On 1 October 2015 at 19:41, Random832 firstname.lastname@example.org wrote:
On Thu, Oct 1, 2015, at 14:29, Chris Barker wrote:
But if why do you need to know that something is an iterable, but NOT an iterator? isn't that an implementation detail?
Because an iterator *cannot possibly* allow you to loop through the contents twice [either one after the other or in parallel], whereas *most* non-iterator iterables do allow this. This (among other things such as representing a well-defined finite bag of values) is the property we're really chasing, "non-iterator iterable" is just a clumsy and inaccurate way of saying it.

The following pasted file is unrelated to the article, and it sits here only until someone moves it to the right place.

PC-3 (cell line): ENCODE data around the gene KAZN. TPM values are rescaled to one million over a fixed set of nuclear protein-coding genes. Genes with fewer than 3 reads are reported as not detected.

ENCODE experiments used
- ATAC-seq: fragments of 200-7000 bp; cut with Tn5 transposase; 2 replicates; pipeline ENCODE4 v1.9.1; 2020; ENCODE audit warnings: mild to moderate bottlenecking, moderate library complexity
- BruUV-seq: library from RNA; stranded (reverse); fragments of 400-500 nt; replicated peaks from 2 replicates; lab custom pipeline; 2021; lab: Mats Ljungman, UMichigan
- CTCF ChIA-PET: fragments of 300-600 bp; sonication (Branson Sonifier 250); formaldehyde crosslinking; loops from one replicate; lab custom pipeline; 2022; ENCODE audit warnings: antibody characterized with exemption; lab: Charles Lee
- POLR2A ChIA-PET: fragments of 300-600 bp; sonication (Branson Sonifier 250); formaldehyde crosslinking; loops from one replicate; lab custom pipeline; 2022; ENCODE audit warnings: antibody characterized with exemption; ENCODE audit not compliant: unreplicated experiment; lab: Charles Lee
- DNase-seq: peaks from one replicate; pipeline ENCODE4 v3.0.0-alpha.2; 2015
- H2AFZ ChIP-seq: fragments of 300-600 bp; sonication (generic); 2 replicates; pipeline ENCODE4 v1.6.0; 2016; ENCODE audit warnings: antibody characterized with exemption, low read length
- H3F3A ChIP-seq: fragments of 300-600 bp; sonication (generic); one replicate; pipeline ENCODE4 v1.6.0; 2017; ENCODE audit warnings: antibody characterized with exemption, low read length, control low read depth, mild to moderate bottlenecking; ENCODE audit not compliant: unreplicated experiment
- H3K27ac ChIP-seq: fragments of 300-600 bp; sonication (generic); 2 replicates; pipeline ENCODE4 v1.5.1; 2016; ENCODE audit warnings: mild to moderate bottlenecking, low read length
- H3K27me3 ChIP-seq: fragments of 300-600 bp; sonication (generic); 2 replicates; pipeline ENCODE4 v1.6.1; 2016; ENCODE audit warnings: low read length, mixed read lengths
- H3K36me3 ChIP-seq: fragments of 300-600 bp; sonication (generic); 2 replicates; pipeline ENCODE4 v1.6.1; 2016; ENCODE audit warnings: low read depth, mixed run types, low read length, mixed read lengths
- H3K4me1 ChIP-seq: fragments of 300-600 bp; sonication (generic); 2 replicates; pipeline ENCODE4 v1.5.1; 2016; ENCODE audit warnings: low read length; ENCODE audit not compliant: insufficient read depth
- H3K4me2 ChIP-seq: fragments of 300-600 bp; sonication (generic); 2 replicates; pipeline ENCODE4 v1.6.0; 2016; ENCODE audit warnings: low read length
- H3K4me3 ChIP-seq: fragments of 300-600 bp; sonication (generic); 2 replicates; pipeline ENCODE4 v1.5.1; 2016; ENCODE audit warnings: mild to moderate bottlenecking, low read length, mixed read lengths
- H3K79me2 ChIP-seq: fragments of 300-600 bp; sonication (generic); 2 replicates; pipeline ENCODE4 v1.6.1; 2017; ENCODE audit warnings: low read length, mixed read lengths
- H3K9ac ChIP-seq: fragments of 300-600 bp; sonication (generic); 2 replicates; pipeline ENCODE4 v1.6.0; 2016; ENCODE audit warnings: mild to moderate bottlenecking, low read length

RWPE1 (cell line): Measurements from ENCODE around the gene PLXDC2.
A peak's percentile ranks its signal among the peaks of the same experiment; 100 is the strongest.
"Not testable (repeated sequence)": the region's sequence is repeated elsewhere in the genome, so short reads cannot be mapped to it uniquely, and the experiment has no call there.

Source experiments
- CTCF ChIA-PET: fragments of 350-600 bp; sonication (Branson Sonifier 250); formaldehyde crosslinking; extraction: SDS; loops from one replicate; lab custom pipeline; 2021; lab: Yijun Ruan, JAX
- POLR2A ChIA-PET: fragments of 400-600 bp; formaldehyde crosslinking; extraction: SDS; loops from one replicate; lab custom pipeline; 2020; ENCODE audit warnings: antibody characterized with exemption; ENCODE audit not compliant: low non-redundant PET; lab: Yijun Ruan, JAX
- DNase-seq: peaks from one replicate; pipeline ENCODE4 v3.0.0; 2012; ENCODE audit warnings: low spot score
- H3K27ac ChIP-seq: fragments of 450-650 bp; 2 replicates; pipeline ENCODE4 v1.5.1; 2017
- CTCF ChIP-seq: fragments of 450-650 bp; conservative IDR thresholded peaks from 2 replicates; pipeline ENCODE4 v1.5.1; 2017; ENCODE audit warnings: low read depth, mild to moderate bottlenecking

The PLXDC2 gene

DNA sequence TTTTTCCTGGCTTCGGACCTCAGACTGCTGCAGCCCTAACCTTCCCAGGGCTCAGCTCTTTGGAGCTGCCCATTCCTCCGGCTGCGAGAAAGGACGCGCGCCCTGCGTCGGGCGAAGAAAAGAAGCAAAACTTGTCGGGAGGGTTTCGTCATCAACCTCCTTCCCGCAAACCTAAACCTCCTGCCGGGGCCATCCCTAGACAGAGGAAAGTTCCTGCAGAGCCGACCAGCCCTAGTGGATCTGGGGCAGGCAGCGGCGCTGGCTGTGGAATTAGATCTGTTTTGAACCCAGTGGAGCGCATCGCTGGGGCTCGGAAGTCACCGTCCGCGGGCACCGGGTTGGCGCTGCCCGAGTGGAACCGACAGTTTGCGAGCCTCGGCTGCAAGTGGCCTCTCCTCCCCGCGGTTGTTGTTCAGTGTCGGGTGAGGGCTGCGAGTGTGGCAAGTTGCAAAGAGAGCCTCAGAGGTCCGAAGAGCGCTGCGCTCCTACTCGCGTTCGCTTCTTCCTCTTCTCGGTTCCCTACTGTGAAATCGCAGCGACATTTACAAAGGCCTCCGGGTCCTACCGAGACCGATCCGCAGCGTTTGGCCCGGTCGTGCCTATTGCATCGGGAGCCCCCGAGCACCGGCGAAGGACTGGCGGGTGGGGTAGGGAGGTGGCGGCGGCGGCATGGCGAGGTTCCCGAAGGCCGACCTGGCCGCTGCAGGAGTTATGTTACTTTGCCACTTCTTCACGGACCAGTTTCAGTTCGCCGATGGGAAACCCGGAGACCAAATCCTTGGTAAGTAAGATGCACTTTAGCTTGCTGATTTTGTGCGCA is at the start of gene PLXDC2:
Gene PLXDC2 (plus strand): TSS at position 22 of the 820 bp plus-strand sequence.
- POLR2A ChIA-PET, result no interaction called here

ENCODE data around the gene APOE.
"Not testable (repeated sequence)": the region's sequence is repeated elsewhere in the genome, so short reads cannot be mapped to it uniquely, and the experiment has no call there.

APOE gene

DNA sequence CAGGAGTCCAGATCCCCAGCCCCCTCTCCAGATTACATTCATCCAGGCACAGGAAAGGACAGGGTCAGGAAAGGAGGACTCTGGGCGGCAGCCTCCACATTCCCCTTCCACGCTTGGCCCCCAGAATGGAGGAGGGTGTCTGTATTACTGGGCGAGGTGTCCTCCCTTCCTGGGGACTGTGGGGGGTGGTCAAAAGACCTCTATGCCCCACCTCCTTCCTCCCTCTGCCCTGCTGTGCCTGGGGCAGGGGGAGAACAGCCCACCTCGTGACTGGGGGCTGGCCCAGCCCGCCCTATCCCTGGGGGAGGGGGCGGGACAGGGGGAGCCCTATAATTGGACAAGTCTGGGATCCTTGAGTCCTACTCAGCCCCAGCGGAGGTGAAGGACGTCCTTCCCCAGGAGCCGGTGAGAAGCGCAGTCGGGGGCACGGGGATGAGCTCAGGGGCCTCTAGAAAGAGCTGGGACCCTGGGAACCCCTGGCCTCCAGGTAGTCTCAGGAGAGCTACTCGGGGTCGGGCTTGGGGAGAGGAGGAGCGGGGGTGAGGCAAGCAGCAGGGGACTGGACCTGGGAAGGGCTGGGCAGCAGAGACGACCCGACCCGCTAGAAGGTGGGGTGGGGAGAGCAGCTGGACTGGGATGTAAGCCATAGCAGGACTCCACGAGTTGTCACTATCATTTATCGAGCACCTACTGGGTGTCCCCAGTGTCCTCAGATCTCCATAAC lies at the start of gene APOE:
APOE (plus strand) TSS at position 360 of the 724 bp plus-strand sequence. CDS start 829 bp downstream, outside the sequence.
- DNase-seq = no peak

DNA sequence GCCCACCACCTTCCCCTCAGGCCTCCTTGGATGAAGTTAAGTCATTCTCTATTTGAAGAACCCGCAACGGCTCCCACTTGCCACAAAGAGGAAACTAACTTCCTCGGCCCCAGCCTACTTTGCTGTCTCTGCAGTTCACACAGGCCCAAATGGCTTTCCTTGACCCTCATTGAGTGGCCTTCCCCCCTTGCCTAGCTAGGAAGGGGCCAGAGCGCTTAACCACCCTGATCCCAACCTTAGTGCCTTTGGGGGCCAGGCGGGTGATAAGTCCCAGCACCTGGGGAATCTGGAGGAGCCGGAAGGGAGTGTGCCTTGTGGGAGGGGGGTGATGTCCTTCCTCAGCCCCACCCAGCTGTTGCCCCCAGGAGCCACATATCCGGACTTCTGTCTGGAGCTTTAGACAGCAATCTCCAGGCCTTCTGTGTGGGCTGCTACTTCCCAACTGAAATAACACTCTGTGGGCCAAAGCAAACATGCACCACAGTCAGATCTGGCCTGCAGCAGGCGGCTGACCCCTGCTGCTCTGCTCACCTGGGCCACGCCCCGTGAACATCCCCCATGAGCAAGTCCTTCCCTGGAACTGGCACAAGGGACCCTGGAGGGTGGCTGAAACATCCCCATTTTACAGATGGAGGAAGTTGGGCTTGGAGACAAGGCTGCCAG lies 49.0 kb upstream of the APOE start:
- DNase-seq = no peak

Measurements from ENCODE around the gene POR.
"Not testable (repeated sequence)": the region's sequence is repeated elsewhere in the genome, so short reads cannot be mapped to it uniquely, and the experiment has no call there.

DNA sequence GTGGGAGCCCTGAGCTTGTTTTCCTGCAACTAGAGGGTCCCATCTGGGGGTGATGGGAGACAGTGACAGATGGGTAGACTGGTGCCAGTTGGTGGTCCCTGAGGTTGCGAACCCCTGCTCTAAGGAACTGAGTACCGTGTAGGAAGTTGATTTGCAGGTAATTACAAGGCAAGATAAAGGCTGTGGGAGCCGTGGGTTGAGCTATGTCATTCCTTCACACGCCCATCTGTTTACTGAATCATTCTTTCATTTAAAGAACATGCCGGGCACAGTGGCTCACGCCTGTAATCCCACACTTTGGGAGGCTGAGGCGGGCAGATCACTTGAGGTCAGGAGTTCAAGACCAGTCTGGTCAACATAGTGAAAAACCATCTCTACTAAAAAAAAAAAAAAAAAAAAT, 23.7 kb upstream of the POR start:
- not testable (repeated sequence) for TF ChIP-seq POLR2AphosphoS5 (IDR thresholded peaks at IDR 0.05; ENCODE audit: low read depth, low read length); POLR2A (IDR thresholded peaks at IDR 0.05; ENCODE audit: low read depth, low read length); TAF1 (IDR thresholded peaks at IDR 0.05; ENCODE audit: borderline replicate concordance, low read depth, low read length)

If I understand what you mean by "non-iterator iterable", then a long time ago, there was a similar discussion and the term "reiterable" was used (Google will probably find references). Nothing ever came of the discussion - if I recall, there was a lot of theoretical debate, but few practical use cases.
Anyone wanting to avoid a long, inconclusive discussion should probably chase up that old thread and see if anything new has been added this time around :-) Paul